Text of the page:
Lunch lecture: detecting gravitational waves 15 years from now!
How will we detect gravitational waves 15 years from now? by Dr. J. van Heijningen
With the first detection of gravitational waves (GWs), the most precise distance measurement ever was made. The first coincidental measurement of GWs with electromagnetic counterparts, GW170817, from a binary neutron star merger has provided a firm basis for the newly founded field of multi-messenger gravitational wave astronomy. Future GW detectors will give access to more (distant) detections and heavier mass black hole inspiral signals. I will discuss GW detector operation and the latest signals that we detected. Then, an overview of future GW detectors, including space based detectors, will be given and I will focus on the European proposal for a future GW detector: the Einstein Telescope <https://www.einsteintelescope.nl/en/>. Before we can ask funding for this 1.5-2 billion euro (!) project, lots of R&D needs to be performed to prototype new technologies. Especially the fact that we plan to cool our mirrors, i.e. 100s of kg silicon cylinders, down to 10 K changes everything. Two prototype facilities are currently being constructed in Maastricht and Liège. Additionally, I will briefly touch upon my personal quest of developing a cryogenic superconducting accelerometer. Lastly, a short description and advertisement of a project at UCLouvain for which we seek a PhD candidate is given. More information can be found here: <https://cp3.irmp.ucl.ac.be/jobs/67>.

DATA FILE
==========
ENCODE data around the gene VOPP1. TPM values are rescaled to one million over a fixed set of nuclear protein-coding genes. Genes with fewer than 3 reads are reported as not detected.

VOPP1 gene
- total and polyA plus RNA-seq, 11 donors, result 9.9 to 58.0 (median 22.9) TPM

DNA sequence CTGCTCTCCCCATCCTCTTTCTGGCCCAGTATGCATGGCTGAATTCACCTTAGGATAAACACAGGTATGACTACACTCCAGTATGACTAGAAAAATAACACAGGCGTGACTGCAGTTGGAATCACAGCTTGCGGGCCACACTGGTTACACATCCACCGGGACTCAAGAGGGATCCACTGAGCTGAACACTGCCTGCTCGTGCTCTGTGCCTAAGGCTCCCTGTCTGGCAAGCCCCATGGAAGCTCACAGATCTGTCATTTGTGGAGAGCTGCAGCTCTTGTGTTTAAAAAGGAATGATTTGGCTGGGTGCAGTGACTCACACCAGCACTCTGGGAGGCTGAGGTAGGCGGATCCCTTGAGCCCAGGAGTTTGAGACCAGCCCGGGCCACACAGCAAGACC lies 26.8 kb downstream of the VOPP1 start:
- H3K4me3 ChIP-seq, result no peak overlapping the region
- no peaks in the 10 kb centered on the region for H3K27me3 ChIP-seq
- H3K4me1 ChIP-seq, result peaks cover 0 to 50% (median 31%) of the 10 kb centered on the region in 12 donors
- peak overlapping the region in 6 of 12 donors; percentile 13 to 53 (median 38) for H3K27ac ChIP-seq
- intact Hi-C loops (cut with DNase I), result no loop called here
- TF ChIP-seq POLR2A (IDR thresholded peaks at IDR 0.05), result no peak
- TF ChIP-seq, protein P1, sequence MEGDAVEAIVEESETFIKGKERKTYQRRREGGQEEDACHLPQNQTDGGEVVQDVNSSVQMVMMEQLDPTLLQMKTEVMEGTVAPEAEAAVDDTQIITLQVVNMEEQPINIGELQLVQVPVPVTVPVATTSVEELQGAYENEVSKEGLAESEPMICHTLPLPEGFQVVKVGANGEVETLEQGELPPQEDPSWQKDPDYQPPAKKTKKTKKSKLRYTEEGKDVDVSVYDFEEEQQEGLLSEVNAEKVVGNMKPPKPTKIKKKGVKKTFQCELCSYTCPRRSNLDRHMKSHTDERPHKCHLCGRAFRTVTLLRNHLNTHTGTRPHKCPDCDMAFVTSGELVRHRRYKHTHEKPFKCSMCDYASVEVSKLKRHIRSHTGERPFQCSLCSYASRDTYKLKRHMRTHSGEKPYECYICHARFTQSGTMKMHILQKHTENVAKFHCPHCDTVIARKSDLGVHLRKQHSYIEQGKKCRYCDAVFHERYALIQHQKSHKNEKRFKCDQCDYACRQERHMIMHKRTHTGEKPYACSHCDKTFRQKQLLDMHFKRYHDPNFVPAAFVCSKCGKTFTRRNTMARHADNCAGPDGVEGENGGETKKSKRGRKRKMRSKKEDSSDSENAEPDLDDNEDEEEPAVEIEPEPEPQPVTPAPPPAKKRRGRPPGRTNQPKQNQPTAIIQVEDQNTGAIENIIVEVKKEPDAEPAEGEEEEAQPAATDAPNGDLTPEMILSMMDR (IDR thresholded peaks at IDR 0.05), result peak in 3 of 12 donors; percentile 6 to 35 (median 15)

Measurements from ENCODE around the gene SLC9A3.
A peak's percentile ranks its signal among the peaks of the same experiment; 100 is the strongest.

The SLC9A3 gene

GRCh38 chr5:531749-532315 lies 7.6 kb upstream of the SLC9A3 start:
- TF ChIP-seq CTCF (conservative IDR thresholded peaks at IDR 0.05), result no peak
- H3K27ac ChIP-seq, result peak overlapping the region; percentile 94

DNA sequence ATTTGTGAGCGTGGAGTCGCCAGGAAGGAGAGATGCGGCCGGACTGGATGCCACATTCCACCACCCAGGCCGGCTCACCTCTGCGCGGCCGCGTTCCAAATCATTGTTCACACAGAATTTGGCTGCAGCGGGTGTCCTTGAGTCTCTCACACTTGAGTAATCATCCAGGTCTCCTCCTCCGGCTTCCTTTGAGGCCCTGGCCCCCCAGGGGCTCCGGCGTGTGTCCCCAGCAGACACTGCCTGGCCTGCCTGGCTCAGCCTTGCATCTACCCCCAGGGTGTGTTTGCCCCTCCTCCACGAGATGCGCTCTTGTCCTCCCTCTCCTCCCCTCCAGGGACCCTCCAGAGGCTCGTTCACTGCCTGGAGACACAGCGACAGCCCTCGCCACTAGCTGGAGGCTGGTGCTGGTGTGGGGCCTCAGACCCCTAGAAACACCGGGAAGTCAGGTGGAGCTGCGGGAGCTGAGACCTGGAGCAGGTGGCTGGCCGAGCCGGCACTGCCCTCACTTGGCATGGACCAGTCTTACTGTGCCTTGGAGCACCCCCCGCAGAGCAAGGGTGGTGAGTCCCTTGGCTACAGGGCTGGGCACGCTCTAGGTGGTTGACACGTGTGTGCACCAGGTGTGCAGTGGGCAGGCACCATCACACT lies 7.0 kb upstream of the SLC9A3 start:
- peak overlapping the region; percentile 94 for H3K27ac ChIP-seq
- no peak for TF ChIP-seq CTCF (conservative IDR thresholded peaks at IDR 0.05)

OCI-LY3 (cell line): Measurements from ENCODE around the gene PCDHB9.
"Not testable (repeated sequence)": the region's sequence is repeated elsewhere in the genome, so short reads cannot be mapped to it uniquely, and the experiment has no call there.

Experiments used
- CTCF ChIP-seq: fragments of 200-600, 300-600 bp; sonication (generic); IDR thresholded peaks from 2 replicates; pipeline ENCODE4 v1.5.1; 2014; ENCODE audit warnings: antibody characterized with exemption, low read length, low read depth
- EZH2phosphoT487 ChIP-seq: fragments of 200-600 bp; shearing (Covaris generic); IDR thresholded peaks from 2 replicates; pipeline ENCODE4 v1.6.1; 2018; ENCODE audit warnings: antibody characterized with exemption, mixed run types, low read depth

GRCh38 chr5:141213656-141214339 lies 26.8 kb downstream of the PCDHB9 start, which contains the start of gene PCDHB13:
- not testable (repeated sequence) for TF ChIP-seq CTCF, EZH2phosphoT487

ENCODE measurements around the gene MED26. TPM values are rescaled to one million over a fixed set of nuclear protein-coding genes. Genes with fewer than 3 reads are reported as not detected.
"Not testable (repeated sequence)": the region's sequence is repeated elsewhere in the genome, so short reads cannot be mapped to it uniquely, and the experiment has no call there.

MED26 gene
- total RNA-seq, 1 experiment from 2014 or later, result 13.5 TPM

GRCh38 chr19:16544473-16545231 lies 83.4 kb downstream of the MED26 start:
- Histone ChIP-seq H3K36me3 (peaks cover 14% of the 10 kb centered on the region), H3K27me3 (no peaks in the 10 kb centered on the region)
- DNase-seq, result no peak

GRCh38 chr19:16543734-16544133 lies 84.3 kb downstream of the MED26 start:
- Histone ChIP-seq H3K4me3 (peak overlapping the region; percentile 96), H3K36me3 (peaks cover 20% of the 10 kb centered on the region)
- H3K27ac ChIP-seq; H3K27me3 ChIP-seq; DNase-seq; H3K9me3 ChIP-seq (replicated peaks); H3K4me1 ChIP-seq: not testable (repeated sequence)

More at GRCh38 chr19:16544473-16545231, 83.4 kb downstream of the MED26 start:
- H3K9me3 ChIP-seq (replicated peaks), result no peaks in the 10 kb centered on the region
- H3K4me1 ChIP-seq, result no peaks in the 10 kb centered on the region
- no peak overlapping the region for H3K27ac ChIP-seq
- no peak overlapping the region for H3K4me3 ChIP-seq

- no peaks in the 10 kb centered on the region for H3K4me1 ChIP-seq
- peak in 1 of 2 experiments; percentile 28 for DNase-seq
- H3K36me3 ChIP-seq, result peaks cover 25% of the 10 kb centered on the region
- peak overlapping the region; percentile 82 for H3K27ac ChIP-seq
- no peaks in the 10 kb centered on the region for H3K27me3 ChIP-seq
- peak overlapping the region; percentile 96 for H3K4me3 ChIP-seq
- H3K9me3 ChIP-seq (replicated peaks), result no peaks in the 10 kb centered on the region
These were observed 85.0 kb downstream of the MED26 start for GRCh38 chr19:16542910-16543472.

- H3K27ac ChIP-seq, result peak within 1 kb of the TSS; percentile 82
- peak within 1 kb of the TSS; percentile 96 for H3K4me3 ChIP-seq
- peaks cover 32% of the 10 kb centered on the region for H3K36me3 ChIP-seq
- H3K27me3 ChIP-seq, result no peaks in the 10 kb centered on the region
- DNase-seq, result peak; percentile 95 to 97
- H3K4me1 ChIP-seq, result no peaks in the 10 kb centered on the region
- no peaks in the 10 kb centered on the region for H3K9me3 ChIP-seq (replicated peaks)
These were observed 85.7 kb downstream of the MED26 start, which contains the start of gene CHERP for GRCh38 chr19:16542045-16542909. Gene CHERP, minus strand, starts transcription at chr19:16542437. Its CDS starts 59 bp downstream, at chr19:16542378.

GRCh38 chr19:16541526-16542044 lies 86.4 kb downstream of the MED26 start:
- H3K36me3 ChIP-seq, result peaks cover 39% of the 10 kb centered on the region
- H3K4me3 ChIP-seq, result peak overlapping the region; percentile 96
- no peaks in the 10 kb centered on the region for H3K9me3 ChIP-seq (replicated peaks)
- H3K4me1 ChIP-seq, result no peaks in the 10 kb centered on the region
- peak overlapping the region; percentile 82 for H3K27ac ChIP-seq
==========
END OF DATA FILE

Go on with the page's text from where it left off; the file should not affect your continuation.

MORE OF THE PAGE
Bio Dr. J. van Heijningen
Joris is an experienced instrumental researcher that has worked in nuclear physics, particle physics and gravitational waves. He did his B.Sc. and M.Sc. Applied Physics at the TU Delft and worked at CERN, Stanford University/SLAC and the Virgo and KAGRA GW observatories. The highlight of his Ph.D. at Nikhef, Amsterdam, has been the development of the world’s most sensitive inertial sensor. Additionally, the timing of the first detection of GWs gave ample opportunities for outreach. In his case, that led to many public seminars and a Klokhuis appearance <https://www.hetklokhuis.nl/tvuitzending/4164/Zwaartekrachtsgolven>. Within the field of GWs, Joris is an expert in vibration isolation, inertial sensing and optical mode matching. After a postdoc at the University of Western Australia, he is now a research scientist at UCLouvain working on projects for Einstein Telescope and Advanced Virgo.